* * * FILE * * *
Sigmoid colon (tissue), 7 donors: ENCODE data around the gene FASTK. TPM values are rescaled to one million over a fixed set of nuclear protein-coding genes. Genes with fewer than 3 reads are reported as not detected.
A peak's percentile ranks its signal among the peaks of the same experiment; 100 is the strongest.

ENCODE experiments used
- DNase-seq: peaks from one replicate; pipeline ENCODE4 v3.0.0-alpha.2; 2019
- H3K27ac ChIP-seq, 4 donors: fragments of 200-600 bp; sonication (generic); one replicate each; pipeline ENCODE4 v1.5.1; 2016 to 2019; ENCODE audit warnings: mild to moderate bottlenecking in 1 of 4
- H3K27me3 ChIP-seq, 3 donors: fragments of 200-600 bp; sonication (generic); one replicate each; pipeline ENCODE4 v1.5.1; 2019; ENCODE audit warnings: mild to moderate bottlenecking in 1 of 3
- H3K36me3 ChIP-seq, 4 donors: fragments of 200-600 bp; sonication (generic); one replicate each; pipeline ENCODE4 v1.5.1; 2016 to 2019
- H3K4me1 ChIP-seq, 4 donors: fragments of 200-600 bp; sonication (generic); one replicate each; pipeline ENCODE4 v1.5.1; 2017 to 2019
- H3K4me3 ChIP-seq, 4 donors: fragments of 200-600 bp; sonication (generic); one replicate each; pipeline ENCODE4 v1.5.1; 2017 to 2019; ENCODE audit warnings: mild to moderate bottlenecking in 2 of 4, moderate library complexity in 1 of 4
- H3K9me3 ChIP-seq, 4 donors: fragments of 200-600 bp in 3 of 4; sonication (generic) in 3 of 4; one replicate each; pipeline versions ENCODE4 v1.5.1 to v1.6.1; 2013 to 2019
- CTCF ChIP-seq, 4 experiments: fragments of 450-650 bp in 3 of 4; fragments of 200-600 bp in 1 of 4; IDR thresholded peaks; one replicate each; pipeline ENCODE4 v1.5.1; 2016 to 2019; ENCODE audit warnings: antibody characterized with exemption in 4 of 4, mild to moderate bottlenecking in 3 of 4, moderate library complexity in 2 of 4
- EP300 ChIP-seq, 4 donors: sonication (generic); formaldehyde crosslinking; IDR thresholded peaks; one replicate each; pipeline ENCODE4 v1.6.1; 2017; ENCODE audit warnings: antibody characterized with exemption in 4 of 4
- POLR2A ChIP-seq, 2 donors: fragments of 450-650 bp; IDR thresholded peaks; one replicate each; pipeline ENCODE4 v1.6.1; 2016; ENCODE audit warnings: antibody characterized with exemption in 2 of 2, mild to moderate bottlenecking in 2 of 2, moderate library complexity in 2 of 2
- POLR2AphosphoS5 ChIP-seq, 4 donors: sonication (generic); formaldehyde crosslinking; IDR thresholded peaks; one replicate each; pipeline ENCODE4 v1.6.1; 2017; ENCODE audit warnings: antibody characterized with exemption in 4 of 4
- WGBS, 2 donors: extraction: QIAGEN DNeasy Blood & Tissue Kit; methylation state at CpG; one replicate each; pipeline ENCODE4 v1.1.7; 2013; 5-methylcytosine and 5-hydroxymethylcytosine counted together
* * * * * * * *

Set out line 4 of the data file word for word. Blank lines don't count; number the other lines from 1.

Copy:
- DNase-seq: peaks from one replicate; pipeline ENCODE4 v3.0.0-alpha.2; 2019